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October 27, 1925 - Image 1

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The Michigan Daily, 1925-10-27

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ESTABLISHED

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VOL. XXXVI. No. 31

EIGHT PAGES

ANN ARBOR, MICHIGAN, TUESDAY, OCTOBER 27, 1925

EIGHT PAGES

PRICE, FIVE CENTS

I

D HIG Gs WIL Gly
RL[USTH9[ AT9 TAI(
IS ORGANIZER OF AIR RACES
AN.D FO V3 D iRlA 3EI CAN
FLYING CLUB
FLEW IN FRANCE

Intefraternity Council Heads
To Attend National Conference
Jackison Stith, '26, and John P. m iissi-on of guests only, oil the pre-ORP99 C9ST F I R S
Rowe, '26, president and secretary ofl serntatifon of written invitations, was
theInerfatrniy oucil wre let-heasrtily endorsed by the council.
theIneriaerit ctici, er e Ic Dean Birsloy estimated that more PR G 9 U
ed yesterday by that body to repro- than 25 parties will be given by fra- f"I H
sent Michigan at the national confer- eniissihe efrlo ftrth ~~~
once of the Interfraternity councils' Navy game. LTTL E, IIAVNES, SHA.WHA,.'.REETES
of the United States, which is held ,a AND YOST' WILL SP'E.AKI
each winer at Ne YorkPlho question of deferred rushing, AD
eachwign tr a ewprk.n t[ar i wBhYastaenupb te ouc --
MciatokapoietprinIwihwstknubytecuclthe activities of the conference .last! last year, has been referred to the BAIND W ILL PLAY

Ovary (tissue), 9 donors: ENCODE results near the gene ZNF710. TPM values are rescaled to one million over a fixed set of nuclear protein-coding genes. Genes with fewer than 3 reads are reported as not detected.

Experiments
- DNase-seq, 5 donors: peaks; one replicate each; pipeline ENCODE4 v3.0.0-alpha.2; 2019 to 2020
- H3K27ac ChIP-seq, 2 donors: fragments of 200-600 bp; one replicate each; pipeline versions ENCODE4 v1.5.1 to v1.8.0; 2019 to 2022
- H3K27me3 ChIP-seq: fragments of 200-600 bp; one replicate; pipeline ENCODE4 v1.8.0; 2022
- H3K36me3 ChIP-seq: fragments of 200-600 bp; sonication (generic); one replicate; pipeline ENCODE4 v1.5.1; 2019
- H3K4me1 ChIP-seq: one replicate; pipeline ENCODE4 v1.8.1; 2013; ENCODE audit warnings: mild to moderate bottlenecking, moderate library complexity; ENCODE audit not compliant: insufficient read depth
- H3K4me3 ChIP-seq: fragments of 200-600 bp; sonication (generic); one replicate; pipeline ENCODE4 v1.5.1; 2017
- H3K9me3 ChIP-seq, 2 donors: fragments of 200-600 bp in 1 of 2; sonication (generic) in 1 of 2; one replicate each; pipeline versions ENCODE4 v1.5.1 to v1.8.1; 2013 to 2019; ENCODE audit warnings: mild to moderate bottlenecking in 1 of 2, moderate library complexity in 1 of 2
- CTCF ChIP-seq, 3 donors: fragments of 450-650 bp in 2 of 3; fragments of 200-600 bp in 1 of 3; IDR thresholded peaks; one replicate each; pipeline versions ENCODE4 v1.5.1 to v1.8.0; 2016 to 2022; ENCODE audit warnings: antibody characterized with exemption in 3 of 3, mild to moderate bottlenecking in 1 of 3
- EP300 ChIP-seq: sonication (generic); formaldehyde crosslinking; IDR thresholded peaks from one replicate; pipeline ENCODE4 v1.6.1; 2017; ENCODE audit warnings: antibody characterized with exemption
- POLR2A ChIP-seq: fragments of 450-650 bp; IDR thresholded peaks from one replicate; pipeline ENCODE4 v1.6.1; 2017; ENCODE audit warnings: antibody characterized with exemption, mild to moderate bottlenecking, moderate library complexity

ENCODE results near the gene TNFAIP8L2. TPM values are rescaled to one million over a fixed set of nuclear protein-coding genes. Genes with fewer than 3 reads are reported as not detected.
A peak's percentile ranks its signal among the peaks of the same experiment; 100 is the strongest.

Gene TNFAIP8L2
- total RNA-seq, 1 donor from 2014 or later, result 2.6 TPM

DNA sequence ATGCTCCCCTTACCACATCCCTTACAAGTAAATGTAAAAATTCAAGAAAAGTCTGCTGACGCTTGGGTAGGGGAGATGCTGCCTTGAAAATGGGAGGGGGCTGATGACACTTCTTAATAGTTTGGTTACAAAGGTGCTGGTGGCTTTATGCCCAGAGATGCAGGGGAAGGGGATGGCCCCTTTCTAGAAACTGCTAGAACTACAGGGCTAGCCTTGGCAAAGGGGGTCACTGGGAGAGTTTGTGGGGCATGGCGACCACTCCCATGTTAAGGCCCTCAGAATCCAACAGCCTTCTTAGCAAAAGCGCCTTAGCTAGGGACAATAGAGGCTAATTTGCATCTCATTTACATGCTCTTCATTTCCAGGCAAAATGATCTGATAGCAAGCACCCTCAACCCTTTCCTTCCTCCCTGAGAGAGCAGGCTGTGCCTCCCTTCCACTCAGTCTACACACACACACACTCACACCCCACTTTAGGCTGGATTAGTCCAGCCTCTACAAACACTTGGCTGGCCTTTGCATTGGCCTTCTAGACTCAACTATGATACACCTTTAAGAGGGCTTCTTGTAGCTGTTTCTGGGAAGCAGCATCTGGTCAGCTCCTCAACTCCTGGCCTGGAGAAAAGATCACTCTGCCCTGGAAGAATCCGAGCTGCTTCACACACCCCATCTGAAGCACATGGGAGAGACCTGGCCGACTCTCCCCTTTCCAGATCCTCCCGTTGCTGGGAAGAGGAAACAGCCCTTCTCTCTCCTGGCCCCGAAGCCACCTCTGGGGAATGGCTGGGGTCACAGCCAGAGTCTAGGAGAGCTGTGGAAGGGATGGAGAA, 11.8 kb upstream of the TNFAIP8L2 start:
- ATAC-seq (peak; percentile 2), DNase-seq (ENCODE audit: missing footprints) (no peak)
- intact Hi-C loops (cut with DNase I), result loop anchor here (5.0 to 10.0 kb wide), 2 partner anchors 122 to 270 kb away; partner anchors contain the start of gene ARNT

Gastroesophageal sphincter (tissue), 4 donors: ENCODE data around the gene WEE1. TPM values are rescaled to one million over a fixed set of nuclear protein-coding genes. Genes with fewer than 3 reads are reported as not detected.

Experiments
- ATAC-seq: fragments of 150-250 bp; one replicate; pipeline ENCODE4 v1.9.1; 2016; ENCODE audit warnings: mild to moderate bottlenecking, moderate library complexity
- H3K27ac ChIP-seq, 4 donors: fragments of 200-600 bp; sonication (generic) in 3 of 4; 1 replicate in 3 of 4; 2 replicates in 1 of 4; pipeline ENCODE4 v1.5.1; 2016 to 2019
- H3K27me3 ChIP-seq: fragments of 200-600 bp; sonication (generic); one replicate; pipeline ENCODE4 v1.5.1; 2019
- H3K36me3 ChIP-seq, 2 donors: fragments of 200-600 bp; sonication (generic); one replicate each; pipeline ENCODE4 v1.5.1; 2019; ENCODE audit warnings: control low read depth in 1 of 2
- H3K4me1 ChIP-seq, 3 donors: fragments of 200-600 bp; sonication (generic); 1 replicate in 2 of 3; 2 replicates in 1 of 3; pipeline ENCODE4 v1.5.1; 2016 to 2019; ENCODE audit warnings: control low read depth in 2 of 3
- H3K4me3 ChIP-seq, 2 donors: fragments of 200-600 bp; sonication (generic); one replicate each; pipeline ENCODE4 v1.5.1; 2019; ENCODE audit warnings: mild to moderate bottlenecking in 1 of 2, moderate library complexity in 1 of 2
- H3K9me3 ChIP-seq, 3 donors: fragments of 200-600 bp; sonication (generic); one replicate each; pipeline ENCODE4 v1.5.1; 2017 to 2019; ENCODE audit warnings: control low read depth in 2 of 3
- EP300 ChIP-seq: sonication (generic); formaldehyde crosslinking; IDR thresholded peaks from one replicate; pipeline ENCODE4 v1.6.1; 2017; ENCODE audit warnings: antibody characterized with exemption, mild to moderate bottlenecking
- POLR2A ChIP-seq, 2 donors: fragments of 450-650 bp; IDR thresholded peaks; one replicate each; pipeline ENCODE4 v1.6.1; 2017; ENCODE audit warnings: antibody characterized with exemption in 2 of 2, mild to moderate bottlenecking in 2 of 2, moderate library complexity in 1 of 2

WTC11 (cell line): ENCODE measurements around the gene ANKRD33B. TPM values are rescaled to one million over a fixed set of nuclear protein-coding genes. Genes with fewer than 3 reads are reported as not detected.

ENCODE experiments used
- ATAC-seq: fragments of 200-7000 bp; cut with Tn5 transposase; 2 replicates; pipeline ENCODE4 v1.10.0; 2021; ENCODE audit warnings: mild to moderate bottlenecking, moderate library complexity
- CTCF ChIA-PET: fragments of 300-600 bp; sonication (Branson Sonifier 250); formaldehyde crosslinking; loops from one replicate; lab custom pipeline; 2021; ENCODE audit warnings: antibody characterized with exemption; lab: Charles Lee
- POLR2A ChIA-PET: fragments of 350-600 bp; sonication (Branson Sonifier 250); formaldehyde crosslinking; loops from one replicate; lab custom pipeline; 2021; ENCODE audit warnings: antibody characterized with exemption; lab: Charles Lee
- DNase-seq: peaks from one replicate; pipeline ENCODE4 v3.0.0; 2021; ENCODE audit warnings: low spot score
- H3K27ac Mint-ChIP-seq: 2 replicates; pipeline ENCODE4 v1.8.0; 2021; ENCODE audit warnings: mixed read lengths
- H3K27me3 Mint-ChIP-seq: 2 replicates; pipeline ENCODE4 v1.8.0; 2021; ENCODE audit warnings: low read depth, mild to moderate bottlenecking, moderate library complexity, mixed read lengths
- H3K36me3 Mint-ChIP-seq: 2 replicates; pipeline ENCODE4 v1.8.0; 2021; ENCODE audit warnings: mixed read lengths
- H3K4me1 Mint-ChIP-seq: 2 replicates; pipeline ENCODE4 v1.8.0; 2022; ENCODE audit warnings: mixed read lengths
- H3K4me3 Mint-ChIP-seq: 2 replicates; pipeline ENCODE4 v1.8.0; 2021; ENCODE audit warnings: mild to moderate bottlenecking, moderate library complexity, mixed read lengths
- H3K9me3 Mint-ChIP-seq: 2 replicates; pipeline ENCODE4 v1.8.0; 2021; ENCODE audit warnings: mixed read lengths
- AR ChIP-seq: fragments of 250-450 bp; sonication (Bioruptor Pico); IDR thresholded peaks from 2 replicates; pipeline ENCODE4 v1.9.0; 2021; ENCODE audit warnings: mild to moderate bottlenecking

year, Champe Clark, 25, -president of, Judi iary committee and is being con-
the Interfraternity council here la,;t sidered by the five undergraduate
year, being chosen chairman of the memben~rs of that committee. A re-I Serl(!s of 1Monthly Progran Initiated
undergraduate division of the national port, whch is expected to endorse Tonight V'il'a Fe Traitsiitted
gathering, at which schools ranging second semiester pledging, will be sub- TIhrongh iWJU
from Leland Stanford to th'ose of the lmitted to the council in the near fu-
far East were represented. jture. . The first program of the University
The conference this year will bej A change in the constitution of thej broadcasting series will be sent out
the 17th annual convention of the In- council, reducing the number of fra- , rom the old Adelphi room in Uni-